By Trudy Horsting
What is a pre-show? A pre-show is any performance an ensemble puts on before the music of their show begins. While not scored, a pre-show is often used to set the mood for the show. Arguably, one of the most captivating pre-shows in recent years was performed by CGT Dallas in their 2018 program, “Dust and Ashes.”
Many would be shocked to learn it was the first time they had ever put on such a production.
The Emergence of an Idea
To say that the pre-show performance given by CGT Dallas in 2018 was memorable would be an understatement. The performers lit up the arena as soon as they stepped out of the tunnel, immediately drawing the audience in and quite literally, setting the stage for what was to come.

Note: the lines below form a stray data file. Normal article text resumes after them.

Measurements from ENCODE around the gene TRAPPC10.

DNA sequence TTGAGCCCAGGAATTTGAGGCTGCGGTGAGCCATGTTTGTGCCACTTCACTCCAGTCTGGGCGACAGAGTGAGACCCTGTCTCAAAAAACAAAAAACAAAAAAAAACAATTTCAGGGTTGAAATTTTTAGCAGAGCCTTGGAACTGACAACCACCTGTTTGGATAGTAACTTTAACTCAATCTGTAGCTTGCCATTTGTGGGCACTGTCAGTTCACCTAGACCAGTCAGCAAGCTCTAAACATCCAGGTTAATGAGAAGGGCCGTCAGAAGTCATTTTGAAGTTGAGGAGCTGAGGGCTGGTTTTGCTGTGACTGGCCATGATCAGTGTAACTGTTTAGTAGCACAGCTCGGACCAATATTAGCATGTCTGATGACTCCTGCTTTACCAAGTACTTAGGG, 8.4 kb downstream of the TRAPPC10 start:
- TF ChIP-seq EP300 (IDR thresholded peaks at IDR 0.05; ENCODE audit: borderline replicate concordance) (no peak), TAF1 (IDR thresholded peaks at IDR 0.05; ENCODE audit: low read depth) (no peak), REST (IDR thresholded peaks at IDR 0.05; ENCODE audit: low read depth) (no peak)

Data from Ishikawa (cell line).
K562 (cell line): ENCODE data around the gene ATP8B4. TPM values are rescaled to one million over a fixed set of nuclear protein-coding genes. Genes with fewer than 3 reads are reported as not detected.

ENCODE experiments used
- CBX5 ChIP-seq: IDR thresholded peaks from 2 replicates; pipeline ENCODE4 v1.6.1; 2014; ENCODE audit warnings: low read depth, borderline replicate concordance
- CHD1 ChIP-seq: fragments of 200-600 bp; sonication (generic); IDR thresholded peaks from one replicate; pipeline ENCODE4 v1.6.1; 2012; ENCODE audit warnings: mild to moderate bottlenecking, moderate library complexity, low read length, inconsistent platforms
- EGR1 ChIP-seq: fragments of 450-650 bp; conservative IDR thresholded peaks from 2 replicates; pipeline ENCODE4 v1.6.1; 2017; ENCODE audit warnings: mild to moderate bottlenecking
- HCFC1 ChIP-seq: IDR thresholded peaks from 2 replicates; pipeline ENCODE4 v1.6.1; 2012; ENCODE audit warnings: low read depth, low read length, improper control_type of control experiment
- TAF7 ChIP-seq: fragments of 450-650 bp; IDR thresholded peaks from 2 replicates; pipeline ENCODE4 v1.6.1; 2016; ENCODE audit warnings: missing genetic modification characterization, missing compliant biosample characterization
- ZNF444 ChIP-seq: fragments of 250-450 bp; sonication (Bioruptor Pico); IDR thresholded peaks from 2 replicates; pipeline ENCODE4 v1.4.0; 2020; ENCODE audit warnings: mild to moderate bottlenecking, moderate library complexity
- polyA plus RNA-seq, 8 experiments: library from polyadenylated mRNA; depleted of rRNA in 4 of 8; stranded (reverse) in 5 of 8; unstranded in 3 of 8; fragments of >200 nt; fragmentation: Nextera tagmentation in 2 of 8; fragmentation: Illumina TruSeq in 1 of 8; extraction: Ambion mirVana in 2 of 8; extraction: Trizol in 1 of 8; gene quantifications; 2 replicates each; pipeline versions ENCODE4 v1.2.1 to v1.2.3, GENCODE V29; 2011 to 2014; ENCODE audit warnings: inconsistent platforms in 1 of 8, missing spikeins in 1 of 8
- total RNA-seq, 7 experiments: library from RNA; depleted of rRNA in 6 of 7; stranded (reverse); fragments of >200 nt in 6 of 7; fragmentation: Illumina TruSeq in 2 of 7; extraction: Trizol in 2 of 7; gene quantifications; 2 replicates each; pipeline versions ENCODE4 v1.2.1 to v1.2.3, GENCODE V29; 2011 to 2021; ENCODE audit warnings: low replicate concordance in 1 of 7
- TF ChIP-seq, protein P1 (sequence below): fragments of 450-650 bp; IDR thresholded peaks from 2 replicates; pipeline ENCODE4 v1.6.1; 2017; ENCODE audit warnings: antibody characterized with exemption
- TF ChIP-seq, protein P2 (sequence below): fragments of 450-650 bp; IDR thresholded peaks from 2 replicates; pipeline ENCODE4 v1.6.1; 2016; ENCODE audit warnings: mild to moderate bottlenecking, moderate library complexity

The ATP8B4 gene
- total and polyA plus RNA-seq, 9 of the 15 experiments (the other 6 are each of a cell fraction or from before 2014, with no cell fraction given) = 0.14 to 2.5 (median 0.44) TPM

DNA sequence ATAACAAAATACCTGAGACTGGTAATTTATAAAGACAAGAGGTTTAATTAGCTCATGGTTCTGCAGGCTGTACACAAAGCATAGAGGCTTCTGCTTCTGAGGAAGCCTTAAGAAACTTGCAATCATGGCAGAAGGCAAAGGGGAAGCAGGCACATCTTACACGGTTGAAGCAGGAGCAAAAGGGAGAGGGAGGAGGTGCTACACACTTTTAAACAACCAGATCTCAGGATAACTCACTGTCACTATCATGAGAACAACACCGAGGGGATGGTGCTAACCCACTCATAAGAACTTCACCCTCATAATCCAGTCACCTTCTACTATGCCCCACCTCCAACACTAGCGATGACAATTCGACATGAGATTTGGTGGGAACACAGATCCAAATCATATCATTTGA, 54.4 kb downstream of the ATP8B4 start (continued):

The vision came from Michael Shapiro, who began talking to CGT Dallas Director Mathew Rummel at the 2017 World Championships about his idea. The 2018 production was based on both the Leo Tolstoy novel, War and Peace and the Broadway show, Natasha and Pierre and The Great Comet of 1812. Shapiro wanted to begin the show by introducing the characters in a way that would be both fun and engaging for the audience. The purpose of this program was to entertain, and Shapiro wanted to make that clear from the very beginning.